Are you sure it is the modem portion and not the router or the wireless access point portion of the device?
The problem with ADSL modem/wireless routers are that they are four devices combined into one. They are a modem, router, switch and access point, all connected with internal wiring. This makes it a bit more difficult to troubleshoot exactly where the problem lies.
The first step is always check layer 1. Swap out cables, test with different NICs, different computers, different ports, different channels, etc.
Then you need to direct connect a computer using a cable and test ping to the primary DNS for a few hours. Look for packet loss, latency, jitter, etc. If you see problem, call your ISP and have them do a loop test (it is always best to call WHILE the problem is occurring and BEFORE you restart your equipment).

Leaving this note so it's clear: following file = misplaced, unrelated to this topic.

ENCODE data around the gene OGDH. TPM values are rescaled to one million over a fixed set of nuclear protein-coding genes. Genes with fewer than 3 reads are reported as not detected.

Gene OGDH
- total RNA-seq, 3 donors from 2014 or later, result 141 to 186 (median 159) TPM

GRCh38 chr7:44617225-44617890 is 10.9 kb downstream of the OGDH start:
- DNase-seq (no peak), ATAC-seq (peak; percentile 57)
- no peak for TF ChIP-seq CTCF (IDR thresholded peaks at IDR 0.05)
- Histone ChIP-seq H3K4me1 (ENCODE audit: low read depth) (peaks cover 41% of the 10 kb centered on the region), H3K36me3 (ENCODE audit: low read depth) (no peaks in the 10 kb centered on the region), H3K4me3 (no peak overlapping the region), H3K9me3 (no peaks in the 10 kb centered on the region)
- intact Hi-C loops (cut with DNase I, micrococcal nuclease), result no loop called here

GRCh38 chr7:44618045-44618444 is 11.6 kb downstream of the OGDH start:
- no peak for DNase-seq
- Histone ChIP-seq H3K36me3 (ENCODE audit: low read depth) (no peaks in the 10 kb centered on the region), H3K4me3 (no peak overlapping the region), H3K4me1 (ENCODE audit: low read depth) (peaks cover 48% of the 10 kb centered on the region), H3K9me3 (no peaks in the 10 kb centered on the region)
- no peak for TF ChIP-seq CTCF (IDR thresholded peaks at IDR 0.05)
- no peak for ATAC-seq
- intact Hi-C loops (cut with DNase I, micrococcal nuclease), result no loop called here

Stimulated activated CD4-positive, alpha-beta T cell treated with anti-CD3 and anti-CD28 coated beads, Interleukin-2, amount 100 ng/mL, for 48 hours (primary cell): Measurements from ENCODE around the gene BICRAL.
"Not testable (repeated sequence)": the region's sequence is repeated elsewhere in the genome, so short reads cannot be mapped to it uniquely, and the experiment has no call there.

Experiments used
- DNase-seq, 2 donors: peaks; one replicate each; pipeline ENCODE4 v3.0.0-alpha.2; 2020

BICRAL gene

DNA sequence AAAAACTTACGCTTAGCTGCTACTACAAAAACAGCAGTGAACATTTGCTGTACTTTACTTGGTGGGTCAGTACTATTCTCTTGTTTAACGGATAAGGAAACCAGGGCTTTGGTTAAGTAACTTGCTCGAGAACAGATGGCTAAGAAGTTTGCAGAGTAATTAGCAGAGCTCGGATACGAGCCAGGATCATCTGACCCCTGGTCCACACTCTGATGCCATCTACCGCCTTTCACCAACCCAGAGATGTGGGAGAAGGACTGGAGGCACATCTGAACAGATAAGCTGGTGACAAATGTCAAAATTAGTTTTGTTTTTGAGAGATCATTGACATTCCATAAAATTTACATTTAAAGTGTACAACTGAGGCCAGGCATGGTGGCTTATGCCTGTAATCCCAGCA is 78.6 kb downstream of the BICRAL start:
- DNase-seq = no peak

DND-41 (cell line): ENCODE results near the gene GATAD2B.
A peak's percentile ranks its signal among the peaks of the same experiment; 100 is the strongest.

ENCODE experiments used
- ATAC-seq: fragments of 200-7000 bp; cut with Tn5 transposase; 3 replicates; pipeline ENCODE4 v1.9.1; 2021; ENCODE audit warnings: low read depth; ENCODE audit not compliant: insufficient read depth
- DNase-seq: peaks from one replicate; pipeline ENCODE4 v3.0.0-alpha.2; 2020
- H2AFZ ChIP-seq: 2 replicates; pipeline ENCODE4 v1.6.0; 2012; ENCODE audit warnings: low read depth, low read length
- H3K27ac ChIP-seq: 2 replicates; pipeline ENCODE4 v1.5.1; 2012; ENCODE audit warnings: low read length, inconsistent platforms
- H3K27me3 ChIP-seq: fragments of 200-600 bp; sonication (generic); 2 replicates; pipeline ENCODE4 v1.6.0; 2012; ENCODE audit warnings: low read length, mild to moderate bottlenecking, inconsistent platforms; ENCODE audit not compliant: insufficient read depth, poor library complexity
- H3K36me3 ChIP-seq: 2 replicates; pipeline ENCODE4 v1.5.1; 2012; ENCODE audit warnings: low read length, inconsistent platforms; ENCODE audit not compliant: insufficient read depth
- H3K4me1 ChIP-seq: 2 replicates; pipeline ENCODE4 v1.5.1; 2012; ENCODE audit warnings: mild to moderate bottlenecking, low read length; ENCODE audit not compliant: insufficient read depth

If you see a problem there, then you might try syncing at the NID. Take the modem out to the phone box, sync up there and run the same tests. Your ISP will want you to do this anyway as it rules out your building's wiring (a very common cause for issues).
If you still see problems there, the ISP will have to figure out what is going on (maybe your loop was extended, or you have some issues with margins that are being caused by a bad modem, voltage on the line, grounding, bridge taps, etc), but they'll be able to test for all that.
If you see no problems during those tests, then it is likely the router or access point. Connect two computers, when one goes out, see if the other still has access (in most cases, the wireless loses access, but the wired is fine). This indicates a problem with the wireless. If it is the other way around, the built in switch might be bad, or the router itself is having issues.